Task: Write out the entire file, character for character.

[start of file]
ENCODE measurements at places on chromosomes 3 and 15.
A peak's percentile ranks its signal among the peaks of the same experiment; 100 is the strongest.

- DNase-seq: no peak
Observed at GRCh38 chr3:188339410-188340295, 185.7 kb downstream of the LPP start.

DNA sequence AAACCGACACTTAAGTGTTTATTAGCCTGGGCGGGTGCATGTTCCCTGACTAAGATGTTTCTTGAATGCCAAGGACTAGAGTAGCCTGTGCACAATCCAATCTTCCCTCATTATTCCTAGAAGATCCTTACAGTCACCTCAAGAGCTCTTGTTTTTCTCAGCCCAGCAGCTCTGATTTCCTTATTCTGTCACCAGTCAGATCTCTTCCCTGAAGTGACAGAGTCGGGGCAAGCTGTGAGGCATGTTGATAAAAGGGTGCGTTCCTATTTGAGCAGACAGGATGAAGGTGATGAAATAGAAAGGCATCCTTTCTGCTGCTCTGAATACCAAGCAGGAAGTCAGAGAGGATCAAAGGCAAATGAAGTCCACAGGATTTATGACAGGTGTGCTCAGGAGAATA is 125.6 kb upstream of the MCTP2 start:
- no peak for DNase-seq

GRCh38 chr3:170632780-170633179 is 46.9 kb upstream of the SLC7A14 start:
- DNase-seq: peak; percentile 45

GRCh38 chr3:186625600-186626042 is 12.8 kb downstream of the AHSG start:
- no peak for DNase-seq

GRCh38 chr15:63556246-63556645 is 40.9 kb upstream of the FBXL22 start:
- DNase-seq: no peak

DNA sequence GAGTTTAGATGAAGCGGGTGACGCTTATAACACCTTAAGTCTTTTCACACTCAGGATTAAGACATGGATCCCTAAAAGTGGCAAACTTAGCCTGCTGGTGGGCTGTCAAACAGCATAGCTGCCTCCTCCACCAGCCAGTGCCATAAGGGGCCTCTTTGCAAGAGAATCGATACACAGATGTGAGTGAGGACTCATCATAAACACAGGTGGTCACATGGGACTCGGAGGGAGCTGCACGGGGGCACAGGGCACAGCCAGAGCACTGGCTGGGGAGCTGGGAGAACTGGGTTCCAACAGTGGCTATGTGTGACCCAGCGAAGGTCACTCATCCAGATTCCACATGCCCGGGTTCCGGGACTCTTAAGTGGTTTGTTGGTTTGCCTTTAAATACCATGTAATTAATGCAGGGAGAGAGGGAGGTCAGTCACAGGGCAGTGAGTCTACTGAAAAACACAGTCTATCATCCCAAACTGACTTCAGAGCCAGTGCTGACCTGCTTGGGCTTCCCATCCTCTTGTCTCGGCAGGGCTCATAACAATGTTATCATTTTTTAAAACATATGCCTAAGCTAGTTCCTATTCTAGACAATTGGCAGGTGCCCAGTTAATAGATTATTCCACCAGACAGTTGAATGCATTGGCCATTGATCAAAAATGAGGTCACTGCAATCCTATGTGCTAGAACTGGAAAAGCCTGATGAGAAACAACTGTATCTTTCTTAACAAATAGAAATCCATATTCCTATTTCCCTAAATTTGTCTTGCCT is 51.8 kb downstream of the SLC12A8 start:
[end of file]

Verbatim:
ENCODE measurements at places on chromosomes 3 and 15.
A peak's percentile ranks its signal among the peaks of the same experiment; 100 is the strongest.

- DNase-seq: no peak
Observed at GRCh38 chr3:188339410-188340295, 185.7 kb downstream of the LPP start.

DNA sequence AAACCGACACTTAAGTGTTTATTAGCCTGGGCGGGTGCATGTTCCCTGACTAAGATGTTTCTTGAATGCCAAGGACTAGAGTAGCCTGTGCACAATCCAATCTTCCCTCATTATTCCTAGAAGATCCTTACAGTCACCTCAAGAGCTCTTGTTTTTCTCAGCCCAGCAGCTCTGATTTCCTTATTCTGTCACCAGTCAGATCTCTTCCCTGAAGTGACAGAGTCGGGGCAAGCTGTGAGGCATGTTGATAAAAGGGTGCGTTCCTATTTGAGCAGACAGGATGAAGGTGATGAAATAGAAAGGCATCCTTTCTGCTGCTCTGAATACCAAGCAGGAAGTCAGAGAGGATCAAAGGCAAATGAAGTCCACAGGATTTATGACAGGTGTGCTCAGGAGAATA is 125.6 kb upstream of the MCTP2 start:
- no peak for DNase-seq

GRCh38 chr3:170632780-170633179 is 46.9 kb upstream of the SLC7A14 start:
- DNase-seq: peak; percentile 45

GRCh38 chr3:186625600-186626042 is 12.8 kb downstream of the AHSG start:
- no peak for DNase-seq

GRCh38 chr15:63556246-63556645 is 40.9 kb upstream of the FBXL22 start:
- DNase-seq: no peak

DNA sequence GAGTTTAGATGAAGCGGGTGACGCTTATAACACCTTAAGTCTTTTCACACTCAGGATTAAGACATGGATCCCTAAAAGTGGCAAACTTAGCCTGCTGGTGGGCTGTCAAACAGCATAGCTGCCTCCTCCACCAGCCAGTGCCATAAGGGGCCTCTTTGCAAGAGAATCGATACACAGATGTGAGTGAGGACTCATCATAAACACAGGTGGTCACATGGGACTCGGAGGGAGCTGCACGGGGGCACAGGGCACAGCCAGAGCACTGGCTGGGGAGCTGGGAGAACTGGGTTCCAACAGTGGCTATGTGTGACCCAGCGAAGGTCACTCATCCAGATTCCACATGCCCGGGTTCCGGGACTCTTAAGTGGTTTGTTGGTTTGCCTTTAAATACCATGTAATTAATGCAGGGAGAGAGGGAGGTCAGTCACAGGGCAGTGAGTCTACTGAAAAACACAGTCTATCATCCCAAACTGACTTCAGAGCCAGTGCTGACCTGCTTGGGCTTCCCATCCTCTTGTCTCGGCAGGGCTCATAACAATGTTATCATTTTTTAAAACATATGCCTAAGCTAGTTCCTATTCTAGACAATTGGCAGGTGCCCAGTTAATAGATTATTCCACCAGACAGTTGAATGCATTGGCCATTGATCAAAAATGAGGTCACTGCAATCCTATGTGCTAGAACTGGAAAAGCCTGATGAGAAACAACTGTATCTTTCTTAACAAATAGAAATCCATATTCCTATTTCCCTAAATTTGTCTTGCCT is 51.8 kb downstream of the SLC12A8 start: